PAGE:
There are plenty of products available at garden stores that claim to rid plants of pests or mold and other diseases. But these products are of dubious origin: even the organic sprays have unintelligible ingredients. Plus, they can get pretty expensive for the avid home gardener. It’s very easy to make your own spray repellent for either rot or pests, and in most cases, it’ll save you a trip to the store.
Fungus, mildew and rot – whichever term you use – can decimate an entire crop. But if you catch it early enough, it can be eradicated before you are forced to pull up too many plants. Try spraying one of these mixes, getting both the tops and undersides of the leaves.
- Two tablespoons baking soda in a quart of water.
- A one-to-one mix of milk and water (milk is full of good bacteria, which is why it and yogurt are such powerful fungus killers).
- Cooled chamomile tea.
Insects can be another garden terror. They’re pretty hungry for such tiny little dudes. There are various ways of getting rid of them – oil-based repellents just make it hard for them to land or lay eggs, while the more astringent concoctions aim to kill.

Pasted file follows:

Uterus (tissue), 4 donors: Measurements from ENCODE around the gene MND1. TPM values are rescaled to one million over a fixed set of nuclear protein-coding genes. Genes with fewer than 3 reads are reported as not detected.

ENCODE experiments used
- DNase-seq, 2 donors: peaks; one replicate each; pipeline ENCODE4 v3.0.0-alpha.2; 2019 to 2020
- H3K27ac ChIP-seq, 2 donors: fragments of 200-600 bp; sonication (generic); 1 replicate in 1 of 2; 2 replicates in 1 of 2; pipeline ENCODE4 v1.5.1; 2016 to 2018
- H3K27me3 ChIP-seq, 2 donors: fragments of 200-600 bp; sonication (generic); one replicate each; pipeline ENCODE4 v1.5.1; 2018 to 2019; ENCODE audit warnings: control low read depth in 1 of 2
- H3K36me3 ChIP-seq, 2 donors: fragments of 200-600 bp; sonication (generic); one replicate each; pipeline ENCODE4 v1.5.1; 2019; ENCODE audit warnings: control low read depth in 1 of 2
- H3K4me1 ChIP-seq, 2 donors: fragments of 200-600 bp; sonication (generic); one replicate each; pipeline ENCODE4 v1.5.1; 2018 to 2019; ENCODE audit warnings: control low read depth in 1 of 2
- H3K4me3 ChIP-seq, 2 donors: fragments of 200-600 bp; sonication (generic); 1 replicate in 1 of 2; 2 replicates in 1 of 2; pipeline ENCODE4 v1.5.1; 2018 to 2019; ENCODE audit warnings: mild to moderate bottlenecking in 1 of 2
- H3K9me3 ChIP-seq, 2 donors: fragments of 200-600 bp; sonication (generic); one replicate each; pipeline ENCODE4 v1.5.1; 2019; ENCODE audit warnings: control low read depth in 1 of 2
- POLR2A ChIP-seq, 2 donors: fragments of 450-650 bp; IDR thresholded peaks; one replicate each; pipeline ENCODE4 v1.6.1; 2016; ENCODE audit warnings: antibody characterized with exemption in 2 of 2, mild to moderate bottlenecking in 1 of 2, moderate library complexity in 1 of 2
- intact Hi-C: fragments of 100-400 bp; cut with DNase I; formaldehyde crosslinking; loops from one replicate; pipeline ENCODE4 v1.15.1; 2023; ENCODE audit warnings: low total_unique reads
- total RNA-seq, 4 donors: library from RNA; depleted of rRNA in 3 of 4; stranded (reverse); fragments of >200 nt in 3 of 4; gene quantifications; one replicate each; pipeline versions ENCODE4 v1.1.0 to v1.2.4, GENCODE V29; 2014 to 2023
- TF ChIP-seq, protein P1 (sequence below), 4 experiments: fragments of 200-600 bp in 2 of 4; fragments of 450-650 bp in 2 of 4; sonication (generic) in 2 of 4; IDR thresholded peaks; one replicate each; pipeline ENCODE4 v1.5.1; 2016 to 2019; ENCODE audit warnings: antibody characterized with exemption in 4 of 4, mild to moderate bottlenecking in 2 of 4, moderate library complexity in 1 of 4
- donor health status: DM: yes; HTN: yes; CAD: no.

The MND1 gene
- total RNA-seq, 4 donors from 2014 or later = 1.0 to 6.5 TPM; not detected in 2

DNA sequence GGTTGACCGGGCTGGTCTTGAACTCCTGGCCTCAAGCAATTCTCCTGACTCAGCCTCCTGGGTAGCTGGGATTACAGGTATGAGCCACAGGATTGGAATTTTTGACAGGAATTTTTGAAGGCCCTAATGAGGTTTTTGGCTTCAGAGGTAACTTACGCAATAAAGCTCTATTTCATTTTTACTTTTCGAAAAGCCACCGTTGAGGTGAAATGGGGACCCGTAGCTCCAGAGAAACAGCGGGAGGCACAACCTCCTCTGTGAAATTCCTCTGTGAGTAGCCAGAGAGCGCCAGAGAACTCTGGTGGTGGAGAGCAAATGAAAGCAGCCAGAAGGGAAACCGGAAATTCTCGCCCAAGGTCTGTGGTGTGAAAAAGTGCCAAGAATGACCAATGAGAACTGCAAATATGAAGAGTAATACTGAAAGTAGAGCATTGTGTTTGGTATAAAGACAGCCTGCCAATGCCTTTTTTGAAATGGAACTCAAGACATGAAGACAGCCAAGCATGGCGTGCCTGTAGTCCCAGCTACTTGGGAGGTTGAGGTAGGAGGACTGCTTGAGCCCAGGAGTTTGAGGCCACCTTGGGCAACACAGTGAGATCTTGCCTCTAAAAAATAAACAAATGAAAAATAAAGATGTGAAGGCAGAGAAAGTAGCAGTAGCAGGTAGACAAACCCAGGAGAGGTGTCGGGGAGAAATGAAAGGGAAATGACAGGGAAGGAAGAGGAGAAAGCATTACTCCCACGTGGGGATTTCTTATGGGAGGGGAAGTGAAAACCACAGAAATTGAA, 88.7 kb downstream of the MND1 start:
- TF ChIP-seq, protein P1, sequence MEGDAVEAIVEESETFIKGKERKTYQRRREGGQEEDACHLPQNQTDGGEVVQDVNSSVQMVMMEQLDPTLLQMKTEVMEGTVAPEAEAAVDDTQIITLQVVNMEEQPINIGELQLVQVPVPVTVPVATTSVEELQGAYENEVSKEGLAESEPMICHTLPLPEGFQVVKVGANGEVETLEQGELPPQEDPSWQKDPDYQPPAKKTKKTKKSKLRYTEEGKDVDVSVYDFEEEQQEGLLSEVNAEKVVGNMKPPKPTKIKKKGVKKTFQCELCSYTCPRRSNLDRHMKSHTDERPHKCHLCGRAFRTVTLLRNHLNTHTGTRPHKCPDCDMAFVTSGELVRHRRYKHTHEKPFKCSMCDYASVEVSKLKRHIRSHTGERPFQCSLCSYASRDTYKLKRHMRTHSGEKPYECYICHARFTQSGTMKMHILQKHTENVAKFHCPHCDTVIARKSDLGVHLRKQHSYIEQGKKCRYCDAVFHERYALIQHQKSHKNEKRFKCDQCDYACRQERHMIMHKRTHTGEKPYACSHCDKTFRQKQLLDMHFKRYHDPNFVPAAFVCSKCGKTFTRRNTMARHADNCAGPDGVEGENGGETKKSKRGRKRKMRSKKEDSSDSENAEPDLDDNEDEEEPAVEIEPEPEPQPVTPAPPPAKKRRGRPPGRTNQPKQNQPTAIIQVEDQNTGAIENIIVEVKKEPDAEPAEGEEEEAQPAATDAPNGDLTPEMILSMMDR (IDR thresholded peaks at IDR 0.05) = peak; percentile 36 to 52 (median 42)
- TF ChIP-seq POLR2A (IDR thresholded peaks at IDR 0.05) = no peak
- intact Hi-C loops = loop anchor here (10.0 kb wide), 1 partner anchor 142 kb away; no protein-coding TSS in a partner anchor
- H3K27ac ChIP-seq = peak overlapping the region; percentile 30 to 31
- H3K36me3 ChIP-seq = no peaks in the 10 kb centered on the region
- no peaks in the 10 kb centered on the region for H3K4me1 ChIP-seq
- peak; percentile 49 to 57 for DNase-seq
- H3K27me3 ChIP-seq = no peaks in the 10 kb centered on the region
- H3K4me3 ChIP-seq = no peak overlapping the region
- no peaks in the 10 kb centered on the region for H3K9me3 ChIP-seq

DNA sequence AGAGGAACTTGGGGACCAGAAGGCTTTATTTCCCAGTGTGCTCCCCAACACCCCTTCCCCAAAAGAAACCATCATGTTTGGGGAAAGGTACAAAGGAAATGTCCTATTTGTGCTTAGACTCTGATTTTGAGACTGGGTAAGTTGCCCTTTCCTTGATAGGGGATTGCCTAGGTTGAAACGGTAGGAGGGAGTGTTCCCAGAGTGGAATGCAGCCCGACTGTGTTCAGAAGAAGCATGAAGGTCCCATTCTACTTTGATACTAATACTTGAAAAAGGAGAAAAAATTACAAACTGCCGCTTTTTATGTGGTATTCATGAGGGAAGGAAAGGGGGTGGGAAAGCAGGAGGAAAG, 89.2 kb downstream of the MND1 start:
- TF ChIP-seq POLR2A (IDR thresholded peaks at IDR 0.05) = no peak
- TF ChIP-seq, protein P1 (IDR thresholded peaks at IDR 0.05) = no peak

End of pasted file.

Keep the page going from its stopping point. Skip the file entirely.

- Canola oil mixed with few drops of liquid soap. Ivory soap tends to be the go-to, but if you don’t have that on hand, it won’t hurt to try a different variety.
- A mix of hot pepper sauce and a few drops of soap. Let it stand overnight before spraying, and remember to shake it first.
- If that doesn’t work, try this ruthless murder spray: smashed garlic bulbs, smashed chili peppers (or a few tablespoons chili powder), vegetable oil, liquid detergent, and a few cups of water. Experiment with the proportions if it doesn’t work right away, but anticipate a huge decline in your pest population.
Even though these sprays are made with common household products, they are pretty powerful. Be sure to only use them after dusk, as the liquids make the plants susceptible to burning. And don’t forget the preventive measures gardeners can take to help prevent disease and pests from the start: Seaweed and fish fertilizers contains elements that make the plants stronger against disease. And slugs plain don’t like it. Also, flowers such as Queen Anne’s lace and daisies and other asters attract pest-eating bugs. Flowers in combination with homemade sprays make for a lovely, pest-free home garden.
(image via suchitra prints)